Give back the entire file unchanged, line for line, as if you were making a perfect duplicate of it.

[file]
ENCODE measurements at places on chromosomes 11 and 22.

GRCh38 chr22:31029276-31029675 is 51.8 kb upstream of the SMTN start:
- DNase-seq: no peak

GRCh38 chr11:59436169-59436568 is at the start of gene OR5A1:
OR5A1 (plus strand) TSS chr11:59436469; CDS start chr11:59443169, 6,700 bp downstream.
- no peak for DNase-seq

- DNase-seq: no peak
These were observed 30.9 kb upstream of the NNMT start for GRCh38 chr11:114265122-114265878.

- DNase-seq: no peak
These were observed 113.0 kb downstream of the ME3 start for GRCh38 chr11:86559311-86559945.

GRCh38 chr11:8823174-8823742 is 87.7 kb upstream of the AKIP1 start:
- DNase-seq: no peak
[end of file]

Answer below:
ENCODE measurements at places on chromosomes 11 and 22.

GRCh38 chr22:31029276-31029675 is 51.8 kb upstream of the SMTN start:
- DNase-seq: no peak

GRCh38 chr11:59436169-59436568 is at the start of gene OR5A1:
OR5A1 (plus strand) TSS chr11:59436469; CDS start chr11:59443169, 6,700 bp downstream.
- no peak for DNase-seq

- DNase-seq: no peak
These were observed 30.9 kb upstream of the NNMT start for GRCh38 chr11:114265122-114265878.

- DNase-seq: no peak
These were observed 113.0 kb downstream of the ME3 start for GRCh38 chr11:86559311-86559945.

GRCh38 chr11:8823174-8823742 is 87.7 kb upstream of the AKIP1 start:
- DNase-seq: no peak